In the past few months, I have been examining Azure Synapse and what it can do. When it was first released in November of 2019, the first functionality that was rolled out was an update of Azure SQL DW. For this reason, many people think that Synapse is just an improved version of a cloud data warehouse. Microsoft did improve SQL DW when it moved it to Synapse. The biggest architectural design change is the separation of the code from the compute, a theme with many web projects, which allows the compute power to be increased when need dictates and scaled down when computing needs change. Within Synapse, resources are allocated as Pools and you can define a sql pools to run data warehouse and later change the compute to a different resource. You will still need to partition your DW as large datasets require partitioning to perform well. Subsequently Microsoft Released the Azure Synapse Studio to be a container for a larger environment of tools and notebooks to interact with them.
Non-Data Warehouse Elements of Azure Synapse
To me the more interesting parts about Azure Synapse have nothing to do with data warehouses. Azure Synapse also contains the ability to query files stored in Azure Data Lake Gen 2 as if they were SQL files. This is a great way to analyze large data without first cleaning it up and putting it into a relational environment. Within Synapse you can formulate a query using syntax for selecting parts of files, providing the ability to look at many files as if they were one. You can also create processes which bring data into your synapse environment using Orchestration, a process that people who are familiar with Azure Data Factory will find very familiar. Synapse also contains the ability to analyze data in Cosmos DB without doing ETL or moving the data at all using a scalable architecture which will not impact the transactions being processed simultaneously on the same Cosmos DB.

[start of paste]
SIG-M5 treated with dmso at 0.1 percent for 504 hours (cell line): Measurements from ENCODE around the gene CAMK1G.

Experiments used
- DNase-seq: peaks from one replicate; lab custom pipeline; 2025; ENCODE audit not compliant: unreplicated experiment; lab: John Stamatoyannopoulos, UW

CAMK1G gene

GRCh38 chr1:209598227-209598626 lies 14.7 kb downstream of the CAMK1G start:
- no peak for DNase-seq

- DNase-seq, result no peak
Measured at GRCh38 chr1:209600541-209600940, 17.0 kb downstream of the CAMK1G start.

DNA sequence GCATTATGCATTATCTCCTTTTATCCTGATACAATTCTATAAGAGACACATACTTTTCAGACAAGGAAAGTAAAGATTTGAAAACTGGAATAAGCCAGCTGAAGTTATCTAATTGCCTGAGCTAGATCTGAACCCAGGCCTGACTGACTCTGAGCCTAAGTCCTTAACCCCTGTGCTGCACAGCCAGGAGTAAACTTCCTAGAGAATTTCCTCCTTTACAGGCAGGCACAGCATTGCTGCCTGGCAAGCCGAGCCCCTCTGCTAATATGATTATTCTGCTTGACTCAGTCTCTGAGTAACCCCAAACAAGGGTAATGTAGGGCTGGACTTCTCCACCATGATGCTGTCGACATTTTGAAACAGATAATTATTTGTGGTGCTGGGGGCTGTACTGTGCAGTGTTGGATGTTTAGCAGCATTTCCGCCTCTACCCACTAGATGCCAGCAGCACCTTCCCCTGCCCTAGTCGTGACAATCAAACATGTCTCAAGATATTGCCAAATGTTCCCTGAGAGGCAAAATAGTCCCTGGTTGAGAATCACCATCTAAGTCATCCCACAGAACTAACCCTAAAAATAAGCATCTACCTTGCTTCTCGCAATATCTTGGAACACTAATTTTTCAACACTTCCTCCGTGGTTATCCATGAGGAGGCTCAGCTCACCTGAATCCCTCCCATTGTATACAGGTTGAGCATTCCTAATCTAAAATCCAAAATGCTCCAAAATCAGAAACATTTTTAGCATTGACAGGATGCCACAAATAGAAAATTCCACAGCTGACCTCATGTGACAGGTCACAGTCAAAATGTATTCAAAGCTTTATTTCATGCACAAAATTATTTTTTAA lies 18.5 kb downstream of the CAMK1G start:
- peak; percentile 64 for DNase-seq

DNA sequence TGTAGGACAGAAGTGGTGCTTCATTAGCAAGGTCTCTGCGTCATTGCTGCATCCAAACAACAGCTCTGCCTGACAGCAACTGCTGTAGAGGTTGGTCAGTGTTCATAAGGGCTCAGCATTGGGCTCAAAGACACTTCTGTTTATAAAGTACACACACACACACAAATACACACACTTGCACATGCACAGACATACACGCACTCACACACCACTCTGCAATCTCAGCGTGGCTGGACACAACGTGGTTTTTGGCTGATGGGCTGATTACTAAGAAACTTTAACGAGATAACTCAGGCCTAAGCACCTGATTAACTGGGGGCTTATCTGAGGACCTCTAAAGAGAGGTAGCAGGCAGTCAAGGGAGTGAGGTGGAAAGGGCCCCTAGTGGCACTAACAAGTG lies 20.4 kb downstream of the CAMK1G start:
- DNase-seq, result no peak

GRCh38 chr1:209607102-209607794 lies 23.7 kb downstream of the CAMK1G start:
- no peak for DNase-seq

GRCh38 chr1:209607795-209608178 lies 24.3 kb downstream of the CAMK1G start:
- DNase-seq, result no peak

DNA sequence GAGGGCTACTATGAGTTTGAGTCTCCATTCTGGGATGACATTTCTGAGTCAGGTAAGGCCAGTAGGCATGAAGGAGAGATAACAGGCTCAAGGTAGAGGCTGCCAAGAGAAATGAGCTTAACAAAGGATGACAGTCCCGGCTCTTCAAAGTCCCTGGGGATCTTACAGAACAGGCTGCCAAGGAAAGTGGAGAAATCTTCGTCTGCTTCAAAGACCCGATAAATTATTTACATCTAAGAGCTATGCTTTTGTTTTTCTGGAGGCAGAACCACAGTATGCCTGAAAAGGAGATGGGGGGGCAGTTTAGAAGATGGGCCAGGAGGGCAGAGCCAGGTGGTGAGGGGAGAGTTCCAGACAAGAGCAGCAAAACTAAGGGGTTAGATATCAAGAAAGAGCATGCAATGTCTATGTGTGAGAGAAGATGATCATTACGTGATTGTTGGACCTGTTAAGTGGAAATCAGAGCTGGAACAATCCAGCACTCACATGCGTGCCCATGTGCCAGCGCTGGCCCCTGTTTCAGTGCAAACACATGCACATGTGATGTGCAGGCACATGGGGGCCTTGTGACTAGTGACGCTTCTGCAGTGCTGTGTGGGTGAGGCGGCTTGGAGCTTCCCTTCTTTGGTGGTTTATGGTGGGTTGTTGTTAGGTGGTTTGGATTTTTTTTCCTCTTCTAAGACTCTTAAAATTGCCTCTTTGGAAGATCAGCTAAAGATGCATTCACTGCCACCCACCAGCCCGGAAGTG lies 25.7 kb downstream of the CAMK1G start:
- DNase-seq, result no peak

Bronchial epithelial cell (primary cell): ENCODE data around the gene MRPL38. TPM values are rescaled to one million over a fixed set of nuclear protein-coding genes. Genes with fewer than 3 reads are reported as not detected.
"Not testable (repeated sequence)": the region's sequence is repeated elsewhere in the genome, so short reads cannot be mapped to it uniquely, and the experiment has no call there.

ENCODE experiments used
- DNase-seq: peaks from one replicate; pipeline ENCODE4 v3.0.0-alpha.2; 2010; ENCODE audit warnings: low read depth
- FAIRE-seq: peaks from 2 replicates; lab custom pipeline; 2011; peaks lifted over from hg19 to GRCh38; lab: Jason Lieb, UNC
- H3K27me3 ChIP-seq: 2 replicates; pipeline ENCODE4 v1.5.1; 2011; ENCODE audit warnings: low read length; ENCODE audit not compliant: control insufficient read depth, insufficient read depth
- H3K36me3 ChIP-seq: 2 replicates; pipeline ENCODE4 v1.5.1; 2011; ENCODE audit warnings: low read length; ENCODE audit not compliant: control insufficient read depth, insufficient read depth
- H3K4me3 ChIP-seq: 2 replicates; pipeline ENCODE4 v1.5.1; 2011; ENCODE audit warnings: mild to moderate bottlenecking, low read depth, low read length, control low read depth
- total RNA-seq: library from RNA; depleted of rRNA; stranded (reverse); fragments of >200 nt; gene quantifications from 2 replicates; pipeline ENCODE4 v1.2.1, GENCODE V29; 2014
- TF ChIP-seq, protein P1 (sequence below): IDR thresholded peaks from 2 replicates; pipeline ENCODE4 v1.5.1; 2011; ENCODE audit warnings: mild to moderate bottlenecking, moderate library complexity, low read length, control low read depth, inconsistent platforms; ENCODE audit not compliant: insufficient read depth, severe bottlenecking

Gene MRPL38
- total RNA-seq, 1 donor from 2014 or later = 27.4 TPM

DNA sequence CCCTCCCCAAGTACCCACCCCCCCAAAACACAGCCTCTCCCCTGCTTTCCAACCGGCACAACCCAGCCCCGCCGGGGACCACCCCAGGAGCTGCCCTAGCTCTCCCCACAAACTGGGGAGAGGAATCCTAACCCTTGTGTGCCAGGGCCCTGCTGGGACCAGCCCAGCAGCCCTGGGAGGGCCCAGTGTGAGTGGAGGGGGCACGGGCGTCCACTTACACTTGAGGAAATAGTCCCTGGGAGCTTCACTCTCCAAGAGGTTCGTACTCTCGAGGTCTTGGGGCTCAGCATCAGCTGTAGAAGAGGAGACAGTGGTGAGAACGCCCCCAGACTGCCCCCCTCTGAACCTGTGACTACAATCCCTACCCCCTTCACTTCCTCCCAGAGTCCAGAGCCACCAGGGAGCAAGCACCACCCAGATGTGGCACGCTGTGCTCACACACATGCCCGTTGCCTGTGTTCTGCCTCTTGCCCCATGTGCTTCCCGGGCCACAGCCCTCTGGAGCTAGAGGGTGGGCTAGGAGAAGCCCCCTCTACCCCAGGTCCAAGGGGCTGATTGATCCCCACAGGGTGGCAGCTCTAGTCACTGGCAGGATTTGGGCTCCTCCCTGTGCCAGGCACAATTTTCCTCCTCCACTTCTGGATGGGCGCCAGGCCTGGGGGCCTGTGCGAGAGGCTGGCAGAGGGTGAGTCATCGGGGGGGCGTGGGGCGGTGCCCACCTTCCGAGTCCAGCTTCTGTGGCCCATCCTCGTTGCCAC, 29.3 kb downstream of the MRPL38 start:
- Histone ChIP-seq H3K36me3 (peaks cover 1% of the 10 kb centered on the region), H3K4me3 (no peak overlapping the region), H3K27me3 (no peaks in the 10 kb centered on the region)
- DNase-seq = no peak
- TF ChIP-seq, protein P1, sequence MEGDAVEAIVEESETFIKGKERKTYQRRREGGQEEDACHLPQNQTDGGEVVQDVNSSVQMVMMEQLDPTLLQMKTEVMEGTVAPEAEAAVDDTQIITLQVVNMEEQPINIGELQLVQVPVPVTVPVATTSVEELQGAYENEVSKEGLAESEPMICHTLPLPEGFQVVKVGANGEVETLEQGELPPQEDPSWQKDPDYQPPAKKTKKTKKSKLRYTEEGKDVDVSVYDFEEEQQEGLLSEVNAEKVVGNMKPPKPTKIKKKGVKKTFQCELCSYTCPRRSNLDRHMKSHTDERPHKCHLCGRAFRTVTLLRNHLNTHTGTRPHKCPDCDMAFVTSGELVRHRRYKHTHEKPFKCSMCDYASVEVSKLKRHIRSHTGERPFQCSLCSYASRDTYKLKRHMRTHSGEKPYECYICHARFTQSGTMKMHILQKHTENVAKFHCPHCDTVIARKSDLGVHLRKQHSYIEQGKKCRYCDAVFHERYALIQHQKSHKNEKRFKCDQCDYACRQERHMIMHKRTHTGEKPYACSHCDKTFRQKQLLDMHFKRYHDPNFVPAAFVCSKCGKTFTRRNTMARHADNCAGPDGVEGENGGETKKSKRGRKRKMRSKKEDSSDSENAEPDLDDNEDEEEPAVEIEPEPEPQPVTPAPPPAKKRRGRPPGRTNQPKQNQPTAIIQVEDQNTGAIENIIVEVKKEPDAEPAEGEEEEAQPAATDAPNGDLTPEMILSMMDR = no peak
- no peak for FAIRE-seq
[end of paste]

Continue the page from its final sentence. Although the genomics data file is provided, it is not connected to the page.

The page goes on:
Azure Synapse and Spark
By far the most interesting component of Azure Synapse is the Spark connection. Microsoft has added the ability to create Spark Pools into Azure Synapse. To be honest I was somewhat surprised that this functionality is included here first and not in Azure Machine Learning, where to use Spark you need to access clusters created them in Databricks. Spark provides the ability to dynamically scale resources when running processes. This is very handy when writing machine learning code which can really use the performance improvements Spark brings. Because this is Microsoft’s Spark, you can also write your code to access it in .Net if you like, in addition to the more common Spark Languages, Scala, R or Python. You can also incorporate the AutoML API created for Azure Machine learning in R and Python so that you can use the power of Azure to select your algorithm and hyperparameters instead of spending time doing it yourself.
Getting up to Speed with Synapse
There is a lot to learn when it comes to Synapse as it combines a lot of different components into one environment. As more and more data is being migrated to the cloud, it is uniquely designed to handle both big data components containing raw data, managed data lakes as well as more traditional data warehouse needs. It can also be the location where all of the data is processed, secured, cleaned and analyzed using Machine Learning. There is a lot to cover and since it is new, there is not a lot of places yet where you can learn more about it. If you are interested in a deep dive on Azure Synapse and how to use it in a Modern Data Warehouse, sign up for my precon at PASS Summit 2020 where I will cover the topic in depth.
Data aficionado et SQL Raconteur